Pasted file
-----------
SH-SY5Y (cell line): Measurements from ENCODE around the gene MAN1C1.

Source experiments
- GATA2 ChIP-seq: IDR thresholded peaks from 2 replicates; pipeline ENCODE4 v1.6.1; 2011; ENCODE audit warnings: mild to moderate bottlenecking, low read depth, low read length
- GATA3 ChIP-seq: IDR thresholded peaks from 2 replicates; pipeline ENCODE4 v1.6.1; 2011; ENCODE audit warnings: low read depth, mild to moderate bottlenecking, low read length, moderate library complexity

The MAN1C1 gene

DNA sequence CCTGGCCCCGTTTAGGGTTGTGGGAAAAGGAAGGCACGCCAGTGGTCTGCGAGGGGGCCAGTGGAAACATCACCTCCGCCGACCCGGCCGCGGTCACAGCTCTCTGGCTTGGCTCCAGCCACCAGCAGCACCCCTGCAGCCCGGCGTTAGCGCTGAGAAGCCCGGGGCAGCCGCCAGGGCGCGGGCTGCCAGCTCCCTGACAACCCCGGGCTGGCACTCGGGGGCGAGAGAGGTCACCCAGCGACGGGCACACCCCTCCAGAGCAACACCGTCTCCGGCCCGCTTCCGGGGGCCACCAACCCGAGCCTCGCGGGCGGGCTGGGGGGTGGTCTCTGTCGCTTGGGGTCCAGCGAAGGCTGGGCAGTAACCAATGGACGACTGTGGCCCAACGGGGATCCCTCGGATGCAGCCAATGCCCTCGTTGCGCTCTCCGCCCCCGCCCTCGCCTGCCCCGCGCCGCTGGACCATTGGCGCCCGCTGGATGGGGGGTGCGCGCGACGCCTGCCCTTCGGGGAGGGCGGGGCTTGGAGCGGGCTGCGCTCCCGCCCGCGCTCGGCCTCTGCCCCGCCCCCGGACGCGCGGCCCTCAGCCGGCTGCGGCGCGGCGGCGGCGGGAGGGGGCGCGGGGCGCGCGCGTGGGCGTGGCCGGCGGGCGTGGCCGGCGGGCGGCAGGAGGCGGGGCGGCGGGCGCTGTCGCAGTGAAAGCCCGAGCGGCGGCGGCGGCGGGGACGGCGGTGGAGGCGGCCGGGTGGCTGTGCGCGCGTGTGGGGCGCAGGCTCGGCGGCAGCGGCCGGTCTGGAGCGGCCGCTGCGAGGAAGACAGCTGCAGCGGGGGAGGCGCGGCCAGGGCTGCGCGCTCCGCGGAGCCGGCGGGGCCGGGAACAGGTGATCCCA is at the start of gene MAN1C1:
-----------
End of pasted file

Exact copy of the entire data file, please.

SH-SY5Y (cell line): Measurements from ENCODE around the gene MAN1C1.

Source experiments
- GATA2 ChIP-seq: IDR thresholded peaks from 2 replicates; pipeline ENCODE4 v1.6.1; 2011; ENCODE audit warnings: mild to moderate bottlenecking, low read depth, low read length
- GATA3 ChIP-seq: IDR thresholded peaks from 2 replicates; pipeline ENCODE4 v1.6.1; 2011; ENCODE audit warnings: low read depth, mild to moderate bottlenecking, low read length, moderate library complexity

The MAN1C1 gene

DNA sequence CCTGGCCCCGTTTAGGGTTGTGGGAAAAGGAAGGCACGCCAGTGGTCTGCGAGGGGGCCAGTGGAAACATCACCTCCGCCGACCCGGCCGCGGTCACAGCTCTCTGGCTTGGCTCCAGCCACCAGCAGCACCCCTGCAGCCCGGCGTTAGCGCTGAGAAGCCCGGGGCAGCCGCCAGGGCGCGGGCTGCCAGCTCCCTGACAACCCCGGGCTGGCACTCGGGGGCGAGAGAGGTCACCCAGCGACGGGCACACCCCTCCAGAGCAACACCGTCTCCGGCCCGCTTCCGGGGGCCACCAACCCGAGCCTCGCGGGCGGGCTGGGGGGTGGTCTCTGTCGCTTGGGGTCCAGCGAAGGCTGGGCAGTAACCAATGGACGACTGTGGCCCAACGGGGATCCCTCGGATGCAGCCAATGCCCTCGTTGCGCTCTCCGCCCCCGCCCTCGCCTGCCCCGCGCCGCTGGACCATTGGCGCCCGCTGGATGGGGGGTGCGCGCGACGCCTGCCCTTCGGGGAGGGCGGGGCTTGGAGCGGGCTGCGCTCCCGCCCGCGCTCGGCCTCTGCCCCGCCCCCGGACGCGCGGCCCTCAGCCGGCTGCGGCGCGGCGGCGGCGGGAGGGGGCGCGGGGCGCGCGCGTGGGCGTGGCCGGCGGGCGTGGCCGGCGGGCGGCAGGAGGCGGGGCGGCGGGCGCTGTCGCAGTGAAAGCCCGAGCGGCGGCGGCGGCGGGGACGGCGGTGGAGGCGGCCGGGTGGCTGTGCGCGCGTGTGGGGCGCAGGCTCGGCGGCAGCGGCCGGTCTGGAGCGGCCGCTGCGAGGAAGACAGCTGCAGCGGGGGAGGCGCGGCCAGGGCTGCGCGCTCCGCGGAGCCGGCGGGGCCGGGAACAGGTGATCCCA is at the start of gene MAN1C1: